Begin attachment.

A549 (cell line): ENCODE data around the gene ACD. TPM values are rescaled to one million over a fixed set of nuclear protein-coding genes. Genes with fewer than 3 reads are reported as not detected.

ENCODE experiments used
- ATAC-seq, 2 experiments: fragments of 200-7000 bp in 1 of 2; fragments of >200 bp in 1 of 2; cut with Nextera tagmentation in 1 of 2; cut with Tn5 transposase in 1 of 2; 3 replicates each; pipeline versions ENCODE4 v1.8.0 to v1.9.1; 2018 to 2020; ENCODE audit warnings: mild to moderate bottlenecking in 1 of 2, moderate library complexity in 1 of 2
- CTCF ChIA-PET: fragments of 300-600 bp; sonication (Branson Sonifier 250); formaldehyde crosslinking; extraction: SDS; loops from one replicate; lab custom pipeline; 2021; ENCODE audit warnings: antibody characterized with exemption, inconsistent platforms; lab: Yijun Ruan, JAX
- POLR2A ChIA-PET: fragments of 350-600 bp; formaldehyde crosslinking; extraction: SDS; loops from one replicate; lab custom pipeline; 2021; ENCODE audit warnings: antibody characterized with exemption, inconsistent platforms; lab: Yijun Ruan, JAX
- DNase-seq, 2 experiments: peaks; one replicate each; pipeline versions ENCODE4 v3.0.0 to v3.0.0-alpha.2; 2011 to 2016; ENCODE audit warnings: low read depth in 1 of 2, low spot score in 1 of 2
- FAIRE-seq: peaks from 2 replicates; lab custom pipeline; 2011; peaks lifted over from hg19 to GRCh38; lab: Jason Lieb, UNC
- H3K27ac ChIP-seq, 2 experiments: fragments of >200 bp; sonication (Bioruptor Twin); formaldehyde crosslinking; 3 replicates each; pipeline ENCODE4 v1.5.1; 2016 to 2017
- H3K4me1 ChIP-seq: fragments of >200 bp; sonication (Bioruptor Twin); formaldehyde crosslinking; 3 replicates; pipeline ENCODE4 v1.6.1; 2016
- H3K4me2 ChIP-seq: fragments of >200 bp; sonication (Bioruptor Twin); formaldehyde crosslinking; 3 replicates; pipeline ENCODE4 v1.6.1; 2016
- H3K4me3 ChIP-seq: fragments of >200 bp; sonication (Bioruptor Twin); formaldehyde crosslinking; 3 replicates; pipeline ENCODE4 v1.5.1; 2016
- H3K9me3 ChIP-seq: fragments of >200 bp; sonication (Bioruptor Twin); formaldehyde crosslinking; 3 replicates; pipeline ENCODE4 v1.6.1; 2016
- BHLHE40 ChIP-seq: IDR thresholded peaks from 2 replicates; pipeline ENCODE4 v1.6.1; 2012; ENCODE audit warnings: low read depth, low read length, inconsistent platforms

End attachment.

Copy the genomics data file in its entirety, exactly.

A549 (cell line): ENCODE data around the gene ACD. TPM values are rescaled to one million over a fixed set of nuclear protein-coding genes. Genes with fewer than 3 reads are reported as not detected.

ENCODE experiments used
- ATAC-seq, 2 experiments: fragments of 200-7000 bp in 1 of 2; fragments of >200 bp in 1 of 2; cut with Nextera tagmentation in 1 of 2; cut with Tn5 transposase in 1 of 2; 3 replicates each; pipeline versions ENCODE4 v1.8.0 to v1.9.1; 2018 to 2020; ENCODE audit warnings: mild to moderate bottlenecking in 1 of 2, moderate library complexity in 1 of 2
- CTCF ChIA-PET: fragments of 300-600 bp; sonication (Branson Sonifier 250); formaldehyde crosslinking; extraction: SDS; loops from one replicate; lab custom pipeline; 2021; ENCODE audit warnings: antibody characterized with exemption, inconsistent platforms; lab: Yijun Ruan, JAX
- POLR2A ChIA-PET: fragments of 350-600 bp; formaldehyde crosslinking; extraction: SDS; loops from one replicate; lab custom pipeline; 2021; ENCODE audit warnings: antibody characterized with exemption, inconsistent platforms; lab: Yijun Ruan, JAX
- DNase-seq, 2 experiments: peaks; one replicate each; pipeline versions ENCODE4 v3.0.0 to v3.0.0-alpha.2; 2011 to 2016; ENCODE audit warnings: low read depth in 1 of 2, low spot score in 1 of 2
- FAIRE-seq: peaks from 2 replicates; lab custom pipeline; 2011; peaks lifted over from hg19 to GRCh38; lab: Jason Lieb, UNC
- H3K27ac ChIP-seq, 2 experiments: fragments of >200 bp; sonication (Bioruptor Twin); formaldehyde crosslinking; 3 replicates each; pipeline ENCODE4 v1.5.1; 2016 to 2017
- H3K4me1 ChIP-seq: fragments of >200 bp; sonication (Bioruptor Twin); formaldehyde crosslinking; 3 replicates; pipeline ENCODE4 v1.6.1; 2016
- H3K4me2 ChIP-seq: fragments of >200 bp; sonication (Bioruptor Twin); formaldehyde crosslinking; 3 replicates; pipeline ENCODE4 v1.6.1; 2016
- H3K4me3 ChIP-seq: fragments of >200 bp; sonication (Bioruptor Twin); formaldehyde crosslinking; 3 replicates; pipeline ENCODE4 v1.5.1; 2016
- H3K9me3 ChIP-seq: fragments of >200 bp; sonication (Bioruptor Twin); formaldehyde crosslinking; 3 replicates; pipeline ENCODE4 v1.6.1; 2016
- BHLHE40 ChIP-seq: IDR thresholded peaks from 2 replicates; pipeline ENCODE4 v1.6.1; 2012; ENCODE audit warnings: low read depth, low read length, inconsistent platforms